Obama’s Osawatomie Speech

I’m ready to wager that when the campaign of 2012 is all over, President Obama’s speech yesterday in Osawatomie, Kansas will be seen as the turning point that led to his victory in November 2012. Readers of this blog know that I have long cited Teddy Roosevelt’s Progressive Movement (outlined in his own speech at Osawatomie 101 years ago) as one of the high water marks in American politics. The great historian Richard Hofstadter noted that the progressive reform movement “was the effort to restore a type of economic individualism and political democracy that was widely believed to have existed earlier in America and to have been destroyed by the great corporation and the corrupt political machine.” That of course is the effort that we must undertake today.

My first request is that you read the whole speech. It is one of the finest examples of progressive political oratory in my lifetime. It is part history lesson and part economics seminar. It is throughout, bracingly beautiful.

Now, just as there was in Teddy Roosevelt’s time, there’s been a certain crowd in Washington for the last few decades who respond to this economic challenge with the same old tune. “The market will take care of everything,” they tell us. If only we cut more regulations and cut more taxes – especially for the wealthy – our economy will grow stronger. Sure, there will be winners and losers. But if the winners do really well, jobs and prosperity will eventually trickle down to everyone else. And even if prosperity doesn’t trickle down, they argue, that’s the price of liberty.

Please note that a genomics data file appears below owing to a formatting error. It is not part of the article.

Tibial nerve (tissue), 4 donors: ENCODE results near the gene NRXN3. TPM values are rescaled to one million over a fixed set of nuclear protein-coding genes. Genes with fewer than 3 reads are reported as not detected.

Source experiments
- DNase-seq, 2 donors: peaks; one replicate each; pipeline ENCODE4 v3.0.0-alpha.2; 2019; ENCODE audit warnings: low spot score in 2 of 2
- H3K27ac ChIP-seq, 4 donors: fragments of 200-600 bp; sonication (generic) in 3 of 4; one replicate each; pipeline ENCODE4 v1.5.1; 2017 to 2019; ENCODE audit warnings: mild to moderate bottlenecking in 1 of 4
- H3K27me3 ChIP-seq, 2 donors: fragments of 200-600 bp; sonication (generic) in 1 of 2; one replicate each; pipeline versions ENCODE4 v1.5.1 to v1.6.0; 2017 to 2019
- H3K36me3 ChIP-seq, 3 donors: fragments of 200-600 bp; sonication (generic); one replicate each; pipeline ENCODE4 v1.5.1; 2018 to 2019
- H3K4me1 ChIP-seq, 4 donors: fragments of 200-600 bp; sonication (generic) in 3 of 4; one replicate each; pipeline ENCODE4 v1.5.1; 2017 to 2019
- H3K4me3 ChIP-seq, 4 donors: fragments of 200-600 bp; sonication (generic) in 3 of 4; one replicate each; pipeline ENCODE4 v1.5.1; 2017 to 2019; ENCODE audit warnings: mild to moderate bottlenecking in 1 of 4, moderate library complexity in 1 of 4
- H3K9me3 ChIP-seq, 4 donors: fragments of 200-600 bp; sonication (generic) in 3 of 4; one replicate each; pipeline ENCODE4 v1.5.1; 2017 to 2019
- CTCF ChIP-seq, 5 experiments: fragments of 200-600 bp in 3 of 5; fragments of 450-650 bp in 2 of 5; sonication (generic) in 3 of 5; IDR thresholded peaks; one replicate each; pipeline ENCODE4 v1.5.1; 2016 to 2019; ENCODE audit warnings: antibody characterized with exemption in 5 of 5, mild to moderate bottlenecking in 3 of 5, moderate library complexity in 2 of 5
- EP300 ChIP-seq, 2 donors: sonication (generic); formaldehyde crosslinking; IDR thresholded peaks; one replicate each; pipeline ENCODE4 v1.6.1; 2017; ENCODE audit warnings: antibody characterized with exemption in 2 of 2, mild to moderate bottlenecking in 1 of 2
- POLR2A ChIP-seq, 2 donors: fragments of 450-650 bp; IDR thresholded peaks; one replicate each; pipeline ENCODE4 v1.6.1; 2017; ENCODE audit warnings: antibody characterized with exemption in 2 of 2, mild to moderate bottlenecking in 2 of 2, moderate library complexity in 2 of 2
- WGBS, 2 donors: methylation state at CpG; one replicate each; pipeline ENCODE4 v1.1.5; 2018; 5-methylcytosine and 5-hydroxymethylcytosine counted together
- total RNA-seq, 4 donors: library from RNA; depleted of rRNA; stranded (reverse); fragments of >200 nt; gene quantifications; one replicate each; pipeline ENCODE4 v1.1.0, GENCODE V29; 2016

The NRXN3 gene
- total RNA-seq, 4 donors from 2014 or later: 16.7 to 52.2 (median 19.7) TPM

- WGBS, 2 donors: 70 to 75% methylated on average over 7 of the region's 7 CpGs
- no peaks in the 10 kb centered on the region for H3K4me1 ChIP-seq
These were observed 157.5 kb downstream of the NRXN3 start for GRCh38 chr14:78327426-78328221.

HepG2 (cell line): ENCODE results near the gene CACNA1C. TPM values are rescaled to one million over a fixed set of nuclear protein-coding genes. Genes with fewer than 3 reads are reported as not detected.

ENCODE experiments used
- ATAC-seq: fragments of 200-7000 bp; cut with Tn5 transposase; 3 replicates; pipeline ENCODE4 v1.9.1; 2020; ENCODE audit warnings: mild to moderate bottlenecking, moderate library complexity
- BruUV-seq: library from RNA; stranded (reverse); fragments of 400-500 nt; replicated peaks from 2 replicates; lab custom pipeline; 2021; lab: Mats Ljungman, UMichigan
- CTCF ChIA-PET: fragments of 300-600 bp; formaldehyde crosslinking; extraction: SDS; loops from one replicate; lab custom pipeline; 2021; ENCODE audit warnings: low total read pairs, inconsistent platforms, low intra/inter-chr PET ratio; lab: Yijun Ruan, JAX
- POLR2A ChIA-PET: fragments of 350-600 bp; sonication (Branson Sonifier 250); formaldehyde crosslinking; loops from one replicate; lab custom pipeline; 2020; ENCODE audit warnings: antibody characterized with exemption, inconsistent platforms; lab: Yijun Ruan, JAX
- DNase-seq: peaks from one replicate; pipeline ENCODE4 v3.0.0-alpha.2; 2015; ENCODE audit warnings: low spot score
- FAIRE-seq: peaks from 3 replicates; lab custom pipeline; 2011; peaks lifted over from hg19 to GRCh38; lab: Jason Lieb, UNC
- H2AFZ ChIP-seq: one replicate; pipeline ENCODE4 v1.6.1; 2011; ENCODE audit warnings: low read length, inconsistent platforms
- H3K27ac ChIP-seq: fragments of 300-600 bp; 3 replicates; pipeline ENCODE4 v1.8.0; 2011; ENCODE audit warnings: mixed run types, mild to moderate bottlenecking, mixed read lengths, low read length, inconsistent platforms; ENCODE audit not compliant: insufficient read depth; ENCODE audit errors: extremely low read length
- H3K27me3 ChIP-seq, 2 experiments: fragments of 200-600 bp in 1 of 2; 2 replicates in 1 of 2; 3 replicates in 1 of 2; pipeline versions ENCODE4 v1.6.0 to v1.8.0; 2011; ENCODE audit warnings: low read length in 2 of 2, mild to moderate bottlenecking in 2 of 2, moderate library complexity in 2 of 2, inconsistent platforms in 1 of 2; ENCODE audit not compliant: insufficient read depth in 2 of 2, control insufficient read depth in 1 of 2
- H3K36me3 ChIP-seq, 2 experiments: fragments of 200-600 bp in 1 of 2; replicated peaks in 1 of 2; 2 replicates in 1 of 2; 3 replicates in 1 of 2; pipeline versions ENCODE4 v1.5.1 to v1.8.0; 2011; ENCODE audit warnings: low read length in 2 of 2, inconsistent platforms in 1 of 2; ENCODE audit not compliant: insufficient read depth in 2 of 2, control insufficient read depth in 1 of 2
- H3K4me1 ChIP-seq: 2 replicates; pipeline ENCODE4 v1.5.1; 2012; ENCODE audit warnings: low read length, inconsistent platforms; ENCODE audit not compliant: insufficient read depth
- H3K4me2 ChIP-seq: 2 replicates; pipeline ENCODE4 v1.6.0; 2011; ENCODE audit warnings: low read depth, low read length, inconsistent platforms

It’s a simple theory – one that speaks to our rugged individualism and healthy skepticism of too much government. It fits well on a bumper sticker. Here’s the problem: It doesn’t work. It’s never worked. It didn’t work when it was tried in the decade before the Great Depression. It’s not what led to the incredible post-war boom of the 50s and 60s. And it didn’t work when we tried it during the last decade.

Remember that in those years, in 2001 and 2003, Congress passed two of the most expensive tax cuts for the wealthy in history, and what did they get us? The slowest job growth in half a century. Massive deficits that have made it much harder to pay for the investments that built this country and provided the basic security that helped millions of Americans reach and stay in the middle class – things like education and infrastructure; science and technology; Medicare and Social Security.

Yesterday on my Facebook page, one of our regular correspondents, Alex Bowles wrote, “I’m beginning the think the entire Fox/GOP nexus comes down to a single objective: not pricing externalities.” This fundamental notion of the Right is ironically, “the socialization of unwanted costs.” I think this is a profound insight that will go to the heart of the battle for American Democracy in the next 11 months. The core idea of this “free market” religion is that every individual and firm should try to “maximize their welfare”, leaving it to the rest of us to clean up their mess. Anyone watching last Sunday’s 60 Minutes, would see this principle in action where Mortgage bankers at Countrywide and Citibank took huge bonuses, while committing fraud and sticking taxpayers with the bill. Anyone observing the Coal industry lobbying , sees this principle in action–stop regulation, so the Taxpayer has to pay for the cost of their pollution.